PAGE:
Get all the data!

Nowadays it’s a hell of a business to get hold of data and by analyzing it, to provide additional value. I’ve worked twice on projects that acquire data, transform it on different levels and charge you for accessing the extra. As this is still a pretty valid case for business, no matter the industry,

I’m sharing all the lessons I’ve learned on how to create an ETL with Ruby

But why with ruby? Isn’t it better to do it in Go? – somebody

Here and here are some active gems on various topics in NLP. It’s not insanely fast and optimized like you would’ve had with go for example, but the pool of documents I was interested in, and probably most of you too, is ~ 200.000+ law documents, some of which I had to check daily. So I’d argue it’s faster to create an ETL platform for your ML models or data-driven business with script language like ruby (aka “the slow”) when we keep in mind how fast and easy it is to get something up and running.
For the counter-argument of volume and scaling, I have one magical keyword: #parallelism. ETL is a collection of I/O intensive processes that takes good use of multi-core machines if done correctly.
In Part-2 through Part-4 we’ll apply some natural language pre- and post-processing. Some basic NLP functionality will expand the search capabilities and allow easy access to documents’ content for more advanced ML models.
What I am to do here is start a 5-parts series on creating an inventory loader type of service for the German Federal Law:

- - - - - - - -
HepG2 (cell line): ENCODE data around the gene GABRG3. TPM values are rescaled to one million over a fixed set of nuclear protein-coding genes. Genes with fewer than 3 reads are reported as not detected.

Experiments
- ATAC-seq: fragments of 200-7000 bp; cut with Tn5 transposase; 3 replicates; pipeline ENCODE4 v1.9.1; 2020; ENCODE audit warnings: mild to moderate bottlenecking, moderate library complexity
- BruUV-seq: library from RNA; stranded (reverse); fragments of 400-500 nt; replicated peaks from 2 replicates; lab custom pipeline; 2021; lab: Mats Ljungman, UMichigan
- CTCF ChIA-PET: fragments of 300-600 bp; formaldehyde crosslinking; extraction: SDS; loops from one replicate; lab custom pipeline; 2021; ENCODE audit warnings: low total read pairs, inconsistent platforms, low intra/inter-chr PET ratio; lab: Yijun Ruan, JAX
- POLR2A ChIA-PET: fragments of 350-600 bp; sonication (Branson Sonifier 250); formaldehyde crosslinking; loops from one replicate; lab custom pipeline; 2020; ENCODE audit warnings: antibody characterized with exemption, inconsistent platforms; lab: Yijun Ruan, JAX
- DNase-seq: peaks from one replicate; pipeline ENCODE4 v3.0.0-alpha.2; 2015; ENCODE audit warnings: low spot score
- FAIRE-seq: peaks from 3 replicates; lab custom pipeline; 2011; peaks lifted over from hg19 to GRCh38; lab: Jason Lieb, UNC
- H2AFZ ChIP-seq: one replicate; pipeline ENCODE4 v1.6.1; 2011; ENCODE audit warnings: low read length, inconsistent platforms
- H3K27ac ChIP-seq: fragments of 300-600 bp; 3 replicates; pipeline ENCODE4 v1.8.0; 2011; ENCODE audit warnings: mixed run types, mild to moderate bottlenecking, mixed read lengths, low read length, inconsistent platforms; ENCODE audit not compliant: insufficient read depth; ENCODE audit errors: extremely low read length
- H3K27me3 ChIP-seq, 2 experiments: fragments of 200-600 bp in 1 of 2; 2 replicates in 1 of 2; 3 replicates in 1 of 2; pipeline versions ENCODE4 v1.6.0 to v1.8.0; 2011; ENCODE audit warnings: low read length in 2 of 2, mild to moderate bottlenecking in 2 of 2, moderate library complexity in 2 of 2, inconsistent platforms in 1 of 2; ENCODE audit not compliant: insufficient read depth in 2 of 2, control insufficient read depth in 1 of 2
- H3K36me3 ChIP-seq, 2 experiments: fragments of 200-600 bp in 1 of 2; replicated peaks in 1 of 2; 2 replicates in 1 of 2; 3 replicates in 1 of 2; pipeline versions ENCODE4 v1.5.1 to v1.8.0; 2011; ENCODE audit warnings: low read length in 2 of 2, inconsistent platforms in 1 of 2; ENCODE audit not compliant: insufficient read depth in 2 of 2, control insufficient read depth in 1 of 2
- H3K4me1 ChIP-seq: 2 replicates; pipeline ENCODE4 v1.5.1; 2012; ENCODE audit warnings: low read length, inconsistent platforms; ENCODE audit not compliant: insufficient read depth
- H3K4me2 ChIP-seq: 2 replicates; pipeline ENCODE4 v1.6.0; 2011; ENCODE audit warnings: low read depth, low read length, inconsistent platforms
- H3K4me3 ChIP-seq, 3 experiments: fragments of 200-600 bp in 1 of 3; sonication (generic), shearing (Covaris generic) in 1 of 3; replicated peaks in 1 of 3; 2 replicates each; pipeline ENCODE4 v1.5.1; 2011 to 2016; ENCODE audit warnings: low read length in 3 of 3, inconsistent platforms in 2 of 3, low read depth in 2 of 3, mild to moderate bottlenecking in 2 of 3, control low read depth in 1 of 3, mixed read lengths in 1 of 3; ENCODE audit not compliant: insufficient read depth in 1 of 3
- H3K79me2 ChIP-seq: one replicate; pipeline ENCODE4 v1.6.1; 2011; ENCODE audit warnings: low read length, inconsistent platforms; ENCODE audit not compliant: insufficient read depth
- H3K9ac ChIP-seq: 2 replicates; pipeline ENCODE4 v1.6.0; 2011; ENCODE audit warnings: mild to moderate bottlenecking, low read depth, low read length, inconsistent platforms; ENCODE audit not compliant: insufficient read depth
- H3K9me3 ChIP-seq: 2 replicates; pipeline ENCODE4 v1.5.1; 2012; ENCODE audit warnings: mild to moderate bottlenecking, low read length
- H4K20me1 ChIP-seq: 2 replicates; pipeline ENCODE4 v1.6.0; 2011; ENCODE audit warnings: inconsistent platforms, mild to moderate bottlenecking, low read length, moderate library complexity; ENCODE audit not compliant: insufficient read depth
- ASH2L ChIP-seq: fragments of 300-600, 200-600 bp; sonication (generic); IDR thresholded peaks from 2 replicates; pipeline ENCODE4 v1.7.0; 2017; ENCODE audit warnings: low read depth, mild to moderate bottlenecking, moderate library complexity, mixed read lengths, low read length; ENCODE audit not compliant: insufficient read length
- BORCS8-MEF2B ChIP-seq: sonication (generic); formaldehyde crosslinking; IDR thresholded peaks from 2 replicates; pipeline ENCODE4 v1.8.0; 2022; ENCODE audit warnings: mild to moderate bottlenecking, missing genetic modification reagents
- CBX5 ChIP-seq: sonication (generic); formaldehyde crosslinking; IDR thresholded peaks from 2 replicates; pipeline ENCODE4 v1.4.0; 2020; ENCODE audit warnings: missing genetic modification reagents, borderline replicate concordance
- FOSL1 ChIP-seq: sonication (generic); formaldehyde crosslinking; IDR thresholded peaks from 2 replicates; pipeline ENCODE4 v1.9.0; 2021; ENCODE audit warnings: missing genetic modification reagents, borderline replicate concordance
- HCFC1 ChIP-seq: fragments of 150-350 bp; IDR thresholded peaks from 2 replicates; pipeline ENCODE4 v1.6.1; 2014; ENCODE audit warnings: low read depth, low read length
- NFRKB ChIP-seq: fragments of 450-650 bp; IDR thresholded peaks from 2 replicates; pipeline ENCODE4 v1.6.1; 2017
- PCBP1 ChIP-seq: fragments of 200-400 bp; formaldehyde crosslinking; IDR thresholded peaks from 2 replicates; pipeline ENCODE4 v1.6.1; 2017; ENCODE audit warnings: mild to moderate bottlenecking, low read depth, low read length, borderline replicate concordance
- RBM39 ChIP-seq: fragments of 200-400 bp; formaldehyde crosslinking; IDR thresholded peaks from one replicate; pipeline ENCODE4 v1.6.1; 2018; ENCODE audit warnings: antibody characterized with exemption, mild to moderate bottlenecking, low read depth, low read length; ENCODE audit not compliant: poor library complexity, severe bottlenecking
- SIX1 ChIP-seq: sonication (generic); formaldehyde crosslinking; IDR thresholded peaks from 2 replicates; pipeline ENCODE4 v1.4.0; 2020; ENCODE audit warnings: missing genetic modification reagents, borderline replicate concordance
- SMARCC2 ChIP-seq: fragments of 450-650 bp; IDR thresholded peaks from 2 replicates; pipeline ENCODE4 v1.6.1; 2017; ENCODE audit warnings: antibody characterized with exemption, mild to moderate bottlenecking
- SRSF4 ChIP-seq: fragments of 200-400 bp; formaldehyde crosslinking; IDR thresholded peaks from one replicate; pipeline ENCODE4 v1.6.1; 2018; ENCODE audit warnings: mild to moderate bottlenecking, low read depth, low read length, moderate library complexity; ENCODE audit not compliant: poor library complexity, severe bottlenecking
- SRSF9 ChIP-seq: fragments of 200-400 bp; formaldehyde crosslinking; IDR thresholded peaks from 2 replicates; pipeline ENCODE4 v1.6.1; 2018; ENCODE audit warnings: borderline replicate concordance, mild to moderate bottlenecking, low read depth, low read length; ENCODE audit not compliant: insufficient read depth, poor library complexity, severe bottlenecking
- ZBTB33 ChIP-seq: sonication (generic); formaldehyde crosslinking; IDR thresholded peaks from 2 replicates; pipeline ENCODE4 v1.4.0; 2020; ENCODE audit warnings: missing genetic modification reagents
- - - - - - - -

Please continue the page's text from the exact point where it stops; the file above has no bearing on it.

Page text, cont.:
[Part-1] Composable operations; Crawl; Download; Normalize white spaces; XSLT
[WIP][Part-2] Pre- and post-processing: stemming; lemmatisation; stop words; black-listing
[Part-3] Take advantage of multi-core CPUs with parallel composable operations
[Part-4] Keyword extraction; document similarity calculation
[Part-5] Extend Analysis Module: dataset-internal link recognition;

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    The German Government has a nice open website with options to download documents in relatively good formatted XML files. Kudos to them! With some small catches, which we’ll discuss in one of the bonus parts, of course. The truth is, access is seldomly as easy as to government documents in Germany and the developer needs to do magic tricks like switching IPs, solving/disabling captchas, etc. Some of these topics are going to be touched upon, but not in great detail. Ping me if you want to read more on that.

    Show me the code

    Code is available here. Repository is rough around the edges and shouldn’t be used for production purposes. I’ll try to put it into shape as we proceed through the series. Be advised that posts are code heavy as well.

    My name is Evgeni and I am a software engineer. Check out what I've been doing lately.
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